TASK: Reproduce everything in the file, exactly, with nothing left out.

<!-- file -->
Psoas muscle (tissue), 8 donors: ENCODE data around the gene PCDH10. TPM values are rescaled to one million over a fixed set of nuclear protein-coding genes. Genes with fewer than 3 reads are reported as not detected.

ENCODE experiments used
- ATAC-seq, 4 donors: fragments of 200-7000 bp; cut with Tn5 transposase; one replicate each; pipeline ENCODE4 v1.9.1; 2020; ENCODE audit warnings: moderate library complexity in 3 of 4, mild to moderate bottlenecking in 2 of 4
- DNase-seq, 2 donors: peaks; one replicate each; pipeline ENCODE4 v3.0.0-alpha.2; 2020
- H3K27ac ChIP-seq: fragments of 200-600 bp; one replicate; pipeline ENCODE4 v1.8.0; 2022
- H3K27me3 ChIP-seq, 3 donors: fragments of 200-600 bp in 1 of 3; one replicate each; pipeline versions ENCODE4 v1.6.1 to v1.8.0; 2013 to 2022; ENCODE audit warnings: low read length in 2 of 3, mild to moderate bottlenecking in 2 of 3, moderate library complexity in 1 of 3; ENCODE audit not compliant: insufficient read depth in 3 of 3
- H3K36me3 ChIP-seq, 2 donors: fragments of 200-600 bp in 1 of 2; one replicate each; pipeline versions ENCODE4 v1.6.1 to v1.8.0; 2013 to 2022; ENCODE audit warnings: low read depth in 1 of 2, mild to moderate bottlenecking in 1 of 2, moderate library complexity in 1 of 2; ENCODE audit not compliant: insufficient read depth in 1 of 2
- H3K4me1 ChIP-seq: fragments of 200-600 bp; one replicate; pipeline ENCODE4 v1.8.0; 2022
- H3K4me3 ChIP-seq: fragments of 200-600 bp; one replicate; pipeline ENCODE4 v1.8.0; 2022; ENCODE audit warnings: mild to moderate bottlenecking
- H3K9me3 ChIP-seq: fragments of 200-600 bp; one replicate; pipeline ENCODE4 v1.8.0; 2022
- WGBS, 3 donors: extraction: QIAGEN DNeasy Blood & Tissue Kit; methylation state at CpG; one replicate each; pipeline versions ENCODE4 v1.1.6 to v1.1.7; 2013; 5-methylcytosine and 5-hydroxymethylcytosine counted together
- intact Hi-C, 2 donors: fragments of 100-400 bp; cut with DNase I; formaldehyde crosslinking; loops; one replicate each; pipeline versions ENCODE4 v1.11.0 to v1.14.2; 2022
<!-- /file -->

Psoas muscle (tissue), 8 donors: ENCODE data around the gene PCDH10. TPM values are rescaled to one million over a fixed set of nuclear protein-coding genes. Genes with fewer than 3 reads are reported as not detected.

ENCODE experiments used
- ATAC-seq, 4 donors: fragments of 200-7000 bp; cut with Tn5 transposase; one replicate each; pipeline ENCODE4 v1.9.1; 2020; ENCODE audit warnings: moderate library complexity in 3 of 4, mild to moderate bottlenecking in 2 of 4
- DNase-seq, 2 donors: peaks; one replicate each; pipeline ENCODE4 v3.0.0-alpha.2; 2020
- H3K27ac ChIP-seq: fragments of 200-600 bp; one replicate; pipeline ENCODE4 v1.8.0; 2022
- H3K27me3 ChIP-seq, 3 donors: fragments of 200-600 bp in 1 of 3; one replicate each; pipeline versions ENCODE4 v1.6.1 to v1.8.0; 2013 to 2022; ENCODE audit warnings: low read length in 2 of 3, mild to moderate bottlenecking in 2 of 3, moderate library complexity in 1 of 3; ENCODE audit not compliant: insufficient read depth in 3 of 3
- H3K36me3 ChIP-seq, 2 donors: fragments of 200-600 bp in 1 of 2; one replicate each; pipeline versions ENCODE4 v1.6.1 to v1.8.0; 2013 to 2022; ENCODE audit warnings: low read depth in 1 of 2, mild to moderate bottlenecking in 1 of 2, moderate library complexity in 1 of 2; ENCODE audit not compliant: insufficient read depth in 1 of 2
- H3K4me1 ChIP-seq: fragments of 200-600 bp; one replicate; pipeline ENCODE4 v1.8.0; 2022
- H3K4me3 ChIP-seq: fragments of 200-600 bp; one replicate; pipeline ENCODE4 v1.8.0; 2022; ENCODE audit warnings: mild to moderate bottlenecking
- H3K9me3 ChIP-seq: fragments of 200-600 bp; one replicate; pipeline ENCODE4 v1.8.0; 2022
- WGBS, 3 donors: extraction: QIAGEN DNeasy Blood & Tissue Kit; methylation state at CpG; one replicate each; pipeline versions ENCODE4 v1.1.6 to v1.1.7; 2013; 5-methylcytosine and 5-hydroxymethylcytosine counted together
- intact Hi-C, 2 donors: fragments of 100-400 bp; cut with DNase I; formaldehyde crosslinking; loops; one replicate each; pipeline versions ENCODE4 v1.11.0 to v1.14.2; 2022